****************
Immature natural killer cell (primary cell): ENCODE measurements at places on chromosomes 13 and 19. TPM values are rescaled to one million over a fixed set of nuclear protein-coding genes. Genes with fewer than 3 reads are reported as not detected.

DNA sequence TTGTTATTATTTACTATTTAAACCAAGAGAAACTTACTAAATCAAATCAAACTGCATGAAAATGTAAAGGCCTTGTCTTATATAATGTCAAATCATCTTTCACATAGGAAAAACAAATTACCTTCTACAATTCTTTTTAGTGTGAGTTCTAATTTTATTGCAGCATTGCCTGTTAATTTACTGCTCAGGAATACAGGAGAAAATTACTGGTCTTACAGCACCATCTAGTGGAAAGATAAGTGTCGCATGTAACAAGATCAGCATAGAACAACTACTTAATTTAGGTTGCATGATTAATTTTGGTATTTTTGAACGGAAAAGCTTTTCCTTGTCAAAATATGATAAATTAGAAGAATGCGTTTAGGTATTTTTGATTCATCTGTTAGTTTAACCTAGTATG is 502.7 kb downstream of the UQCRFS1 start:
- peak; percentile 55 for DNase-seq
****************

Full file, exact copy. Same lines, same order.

Immature natural killer cell (primary cell): ENCODE measurements at places on chromosomes 13 and 19. TPM values are rescaled to one million over a fixed set of nuclear protein-coding genes. Genes with fewer than 3 reads are reported as not detected.

DNA sequence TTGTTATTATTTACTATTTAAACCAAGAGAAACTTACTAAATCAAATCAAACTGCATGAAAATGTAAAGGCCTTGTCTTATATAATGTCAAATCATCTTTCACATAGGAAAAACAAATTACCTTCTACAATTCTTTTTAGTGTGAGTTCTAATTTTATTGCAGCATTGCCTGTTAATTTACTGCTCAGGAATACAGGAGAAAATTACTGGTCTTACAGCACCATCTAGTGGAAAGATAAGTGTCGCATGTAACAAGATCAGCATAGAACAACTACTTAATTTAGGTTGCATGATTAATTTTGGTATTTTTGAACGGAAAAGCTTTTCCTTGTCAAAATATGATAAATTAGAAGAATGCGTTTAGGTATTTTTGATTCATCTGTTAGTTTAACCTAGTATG is 502.7 kb downstream of the UQCRFS1 start:
- peak; percentile 55 for DNase-seq